16th Rocky Mountain Utility Exchange, Sept. 19 - 22, 2022

Call for Presenters is Open through March 27, 2022 Closed

The Advisory Committee is now accepting session proposals for the 16th Rocky Mountain Utility Exchange to be presented September 26-29, 2022, at Westin Riverfront in Avon, Colorado. The Rocky Mountain Utility Exchange is a networking and professional development forum for utility and government organization staff as well as industry allies who provide products and services to support utility customer programs.

CLICK HERE to Propose a Presentation

The agenda will explore best practices and lessons learned about initiatives related to energy (gas and electricity) efficiency, water conservation, strategy, issues, and integration with renewable energy, flexible load management, strategic load growth, and other customer-facing initiatives. Share with us how your organization is collaborating with utilities and/or other allies to take a customer-oriented approach to achieve greater impacts in residential, commercial, municipal, and industrial end-use applications.

The agenda format will include 90-minute workshops and sessions, with ample time provided for audience discussion. Current plans are for the agenda to include two workshops, the Roundtable, and seven general sessions to be presented over 4 days. Each session will be facilitated by an Advisory Committee member. The preferred submission is a 20-minute general session presentation followed by 10 minutes of audience Q&A. In-depth, interactive workshop submissions up to 90 minutes may also be proposed. Panel discussion submissions are encouraged.

Preference in the selection process will be given to submissions by Rocky Mountain region utility staff who present case studies that focus on the challenges of designing and implementing comprehensive utility/customer solutions/experiences in ways that demonstrate utility-ally collaboration. Presentations from and about utilities in other geographical regions will be considered if relevant to/replicable in the Rocky Mountain region.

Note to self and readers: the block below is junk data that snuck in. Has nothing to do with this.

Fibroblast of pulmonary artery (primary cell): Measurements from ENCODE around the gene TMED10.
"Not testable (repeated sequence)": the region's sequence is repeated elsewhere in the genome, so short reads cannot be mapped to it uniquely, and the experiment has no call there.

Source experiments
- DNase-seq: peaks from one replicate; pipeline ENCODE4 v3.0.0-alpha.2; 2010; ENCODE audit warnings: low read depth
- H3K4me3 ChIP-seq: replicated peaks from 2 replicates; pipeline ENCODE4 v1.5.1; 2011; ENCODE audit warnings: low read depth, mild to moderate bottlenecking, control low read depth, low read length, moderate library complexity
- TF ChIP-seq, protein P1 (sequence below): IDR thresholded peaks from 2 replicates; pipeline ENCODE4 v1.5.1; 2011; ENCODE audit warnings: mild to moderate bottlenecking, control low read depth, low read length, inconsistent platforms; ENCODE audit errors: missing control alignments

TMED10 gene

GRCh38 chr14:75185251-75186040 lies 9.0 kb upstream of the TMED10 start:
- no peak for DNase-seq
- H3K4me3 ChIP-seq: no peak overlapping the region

During the agenda development process, the Advisory Committee will rank all submissions and group them by topic. All submitters will be notified of acceptance (or not) prior to agenda publication. Presenters will be required to attend an online orientation and must register to attend the Exchange in-person to confirm their acceptance. Subsequent online coordination meetings and rehearsals with the Facilitators and other presenters will be conducted on a session-by-session basis.

Presentation submitters are asked to choose the best fit for their submission from the broad topics listed below. When choosing a topic, consider some of these potential themes for how the session Facilitator may relate your presentation with the others that will be included in your session for discussion.

Session topics and themes of primary interest to the Advisory Committee are:

Silo-Busting Collaboration, Partnership, and Innovation Development

  • Breaking down internal (as well as external) silos: Planning, Program, and Operations
  • Coordinating with multiple departments for future DER needs: Embrace or be afraid of all the different opinions
  • When and how to share the lessons learned of energy efficiency programs
  • Bundling residential products with a bonus rebate
  • Whole home solutions re-imagined

Beneficial Electrification as a Paradigm Shift